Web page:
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Our motto: "Critical thinking in the cheap seats." Unbiased, honest classical music and opera opinions, occasional obituaries and classical news reporting, since 2007. All written content © 2019 by Paul J. Pelkonen. For more about Superconductor, visit this link. For advertising rates, click this link. Follow us on Facebook.

Saturday, December 29, 2012

¡Ay Marimba! The Worst of 2012

At least the Mayans were wrong.
by Paul J. Pelkonen
The end of the world, Mayan-style....
Although there was no Mayan apocalypse, 2012 had its share of catastrophes on and off the stage in the world of classical music and opera. Here's our annual look at bad performances, worse managerial decisions, and the aftermath of one significant natural disaster.

2012 will forever be remembered around the Superconductor offices as the Year of the Ring Tone. It was on January 11th when a New York Philharmonic audience member had the alarm on his iPhone start playing the "Marimba" ring tone in the fourth movement of Gustav Mahler's Ninth Symphony. That story went viral, and might be one reason you are here reading this list of the worst things about the last year in classical music. (We'll get to the happier stuff in the next few posts.)

Let's start with the Metropolitan Opera.

...and Wagner style. Deborah Voigt (on horseback) goes to her doom in Act III of
Götterdämmrung. Photo by Ken Howard © 2012 The Metropolitan Opera.
Peter Gelb vs. WQXR and Opera News.

The Met finished unveiling its new Ring Cycle in January with Götterdämmerung. That opening night had a number of problems, including statues of Bryn Terfel (Wotan) Stephanie Blythe (Fricka) and Dwayne Croft (Donner) whose heads exploded at the climax of the Ring. (In later performances the popping heads were replaced by a "crumbling" effect for the statues, one which was also featured in the documentary Wagner's Dream._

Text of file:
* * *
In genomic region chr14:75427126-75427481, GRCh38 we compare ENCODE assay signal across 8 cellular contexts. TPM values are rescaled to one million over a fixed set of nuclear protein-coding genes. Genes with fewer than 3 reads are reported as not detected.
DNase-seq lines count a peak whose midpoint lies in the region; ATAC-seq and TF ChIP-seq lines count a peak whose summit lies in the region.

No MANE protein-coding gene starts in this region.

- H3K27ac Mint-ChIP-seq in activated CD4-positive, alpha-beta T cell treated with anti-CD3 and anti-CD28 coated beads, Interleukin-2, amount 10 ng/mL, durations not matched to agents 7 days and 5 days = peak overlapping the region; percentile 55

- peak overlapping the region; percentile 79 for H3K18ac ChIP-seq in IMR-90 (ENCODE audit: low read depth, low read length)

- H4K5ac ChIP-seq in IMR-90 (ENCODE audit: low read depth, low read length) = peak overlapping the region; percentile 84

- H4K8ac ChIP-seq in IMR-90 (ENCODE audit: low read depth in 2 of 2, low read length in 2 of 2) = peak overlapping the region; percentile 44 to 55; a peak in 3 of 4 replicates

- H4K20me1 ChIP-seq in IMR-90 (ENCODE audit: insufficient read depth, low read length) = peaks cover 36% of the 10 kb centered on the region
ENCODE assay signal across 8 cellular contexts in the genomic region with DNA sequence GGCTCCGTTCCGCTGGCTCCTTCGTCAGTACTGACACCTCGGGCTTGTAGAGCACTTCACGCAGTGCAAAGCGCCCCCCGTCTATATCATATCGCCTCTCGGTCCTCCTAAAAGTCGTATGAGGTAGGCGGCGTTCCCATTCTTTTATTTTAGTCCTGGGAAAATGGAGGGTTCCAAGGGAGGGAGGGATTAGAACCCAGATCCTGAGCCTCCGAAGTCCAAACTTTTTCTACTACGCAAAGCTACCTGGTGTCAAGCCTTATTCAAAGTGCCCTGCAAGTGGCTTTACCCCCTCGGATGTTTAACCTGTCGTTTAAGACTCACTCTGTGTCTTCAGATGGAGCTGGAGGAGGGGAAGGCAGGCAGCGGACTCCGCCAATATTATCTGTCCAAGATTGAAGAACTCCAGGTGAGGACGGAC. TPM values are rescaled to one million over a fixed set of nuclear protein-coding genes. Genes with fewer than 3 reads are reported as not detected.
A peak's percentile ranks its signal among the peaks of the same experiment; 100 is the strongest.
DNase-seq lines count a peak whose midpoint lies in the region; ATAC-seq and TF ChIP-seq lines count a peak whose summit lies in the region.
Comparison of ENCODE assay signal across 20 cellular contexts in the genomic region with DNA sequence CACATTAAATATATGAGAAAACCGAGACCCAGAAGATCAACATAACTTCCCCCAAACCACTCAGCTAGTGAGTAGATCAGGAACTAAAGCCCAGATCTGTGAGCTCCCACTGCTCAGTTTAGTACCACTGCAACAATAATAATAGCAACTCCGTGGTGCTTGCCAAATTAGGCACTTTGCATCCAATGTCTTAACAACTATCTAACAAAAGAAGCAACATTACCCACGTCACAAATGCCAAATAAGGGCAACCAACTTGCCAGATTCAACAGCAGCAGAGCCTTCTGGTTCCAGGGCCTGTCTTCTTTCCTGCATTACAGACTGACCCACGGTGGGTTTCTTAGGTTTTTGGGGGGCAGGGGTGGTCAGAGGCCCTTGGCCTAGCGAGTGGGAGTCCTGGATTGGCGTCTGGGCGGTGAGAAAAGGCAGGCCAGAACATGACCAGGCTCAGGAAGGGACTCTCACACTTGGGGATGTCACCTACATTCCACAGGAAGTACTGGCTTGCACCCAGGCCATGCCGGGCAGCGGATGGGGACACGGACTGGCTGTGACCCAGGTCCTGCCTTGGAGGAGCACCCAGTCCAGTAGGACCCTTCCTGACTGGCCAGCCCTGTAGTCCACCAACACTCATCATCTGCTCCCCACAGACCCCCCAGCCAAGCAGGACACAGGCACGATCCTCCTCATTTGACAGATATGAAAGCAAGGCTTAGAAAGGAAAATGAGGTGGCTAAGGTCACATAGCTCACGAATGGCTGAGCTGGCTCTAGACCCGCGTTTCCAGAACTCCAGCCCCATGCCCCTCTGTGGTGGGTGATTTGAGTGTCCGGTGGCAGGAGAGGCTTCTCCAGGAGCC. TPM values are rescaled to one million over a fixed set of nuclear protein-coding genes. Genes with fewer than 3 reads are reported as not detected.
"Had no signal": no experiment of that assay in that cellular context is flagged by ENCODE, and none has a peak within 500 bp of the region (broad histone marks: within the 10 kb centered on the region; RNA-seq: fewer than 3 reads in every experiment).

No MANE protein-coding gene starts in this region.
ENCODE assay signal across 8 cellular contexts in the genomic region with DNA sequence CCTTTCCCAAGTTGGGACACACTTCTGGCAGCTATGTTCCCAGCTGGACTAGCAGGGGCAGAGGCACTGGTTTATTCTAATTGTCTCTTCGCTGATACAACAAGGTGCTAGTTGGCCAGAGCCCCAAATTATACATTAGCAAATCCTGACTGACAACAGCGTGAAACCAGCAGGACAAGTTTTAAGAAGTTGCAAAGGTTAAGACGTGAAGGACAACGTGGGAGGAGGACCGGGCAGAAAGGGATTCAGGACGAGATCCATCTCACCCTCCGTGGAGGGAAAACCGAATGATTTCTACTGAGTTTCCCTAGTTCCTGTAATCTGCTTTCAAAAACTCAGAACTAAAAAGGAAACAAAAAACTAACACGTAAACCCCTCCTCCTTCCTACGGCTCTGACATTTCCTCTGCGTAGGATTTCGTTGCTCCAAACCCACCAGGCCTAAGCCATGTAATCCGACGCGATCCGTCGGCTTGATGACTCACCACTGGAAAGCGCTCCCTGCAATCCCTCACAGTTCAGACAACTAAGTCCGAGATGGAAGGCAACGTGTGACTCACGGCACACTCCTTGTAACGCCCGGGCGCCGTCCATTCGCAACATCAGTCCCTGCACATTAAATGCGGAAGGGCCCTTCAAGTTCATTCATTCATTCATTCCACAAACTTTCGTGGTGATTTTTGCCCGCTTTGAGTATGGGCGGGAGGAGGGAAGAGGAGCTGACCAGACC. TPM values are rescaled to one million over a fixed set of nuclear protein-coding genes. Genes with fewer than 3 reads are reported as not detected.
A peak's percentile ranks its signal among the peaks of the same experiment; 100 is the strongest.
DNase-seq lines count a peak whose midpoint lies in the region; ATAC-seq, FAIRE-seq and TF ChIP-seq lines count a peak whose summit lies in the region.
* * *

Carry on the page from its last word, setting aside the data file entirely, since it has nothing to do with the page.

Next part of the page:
That problematic premiere led to some negative reviews (including the one on this blog) but nobody could anticipate what would happen in April. That was when the Met contacted the classical music radio station WQXR, with an objection to the blog post Three Things We Learned From Peter Gelb Today by Olivia Giovetti. 

According to a May 1 report by Dan Wakin in the New York Times, the Met threatened to withdraw its sponsorship from the radio station. The post was removed from the website.

All this was warm-up for what happened on May 22, when the Times ran a story indicating that Opera News, the 76-year old magazine that is published by the Metropolitan Opera Guild, would no longer run reviews of Met productions. The opera company had objected to a Brian Kellow editorial in the magazine as well as the negative review of that same Götterdämmerung performance, written by critic Fred Cohn.

24 hours later, the Met reversed its decision, and Opera News continues to review performances at North America's biggest opera company.

Prima Donna at New York City Opera
The New York premiere of Rufus Wainwright's opera takes the dubious honor of worst opera production of 2012. Staged by the "new" City Opera at the Brooklyn Academy of Music, the show was slow, stiff, dull, and worst of all, clichéd.

Orchestra Lockouts
Although New York's arts organizations avoided full-scale labor wars in the last year, the continuing struggles between orchestras and musicians unions continued to rock the world of art music. The Indianapolis Symphony Orchestra and Atlanta Symphony Orchestra locked out their players in an attempt to reduce their number of players, musicians' salaries and pension benefits.

Gergiev vs. Brahms
I only caught half of Valery Gergiev's assault on Brahms' symphonies and piano concertos in October. That one concert with the London Symphony Orchestra at Lincoln Center's Avery Fisher Hall, was more than enough.

The Carnegie Hall Crane
The incredible devastation wreaked by Hurricane Sandy is the biggest New York story of the year. The storm surge and flood waters caused millions of dollars in property damage, destroying whole neighborhoods in the city's outer boroughs. Eventually the New York Philharmonic and the Metropolitan Opera reopened--the latter, fittingly enough, with Thomas Adès' The Tempest.

For music lovers, the biggest story post-Sandy was the enormous construction crane that broke loose on  W. 57th St., right across the street from Carnegie Hall. For over a week the Hall that Music Built was closed, and concerts were either cancelled or postponed until later in the season. Eventually, the huge crane was lashed down and dismantled. Although no lives were lost on 57th St., the hanging steel finger of doom over this city's most beloved concert hall was a daily reminder of the impact of this catastrophic storm.

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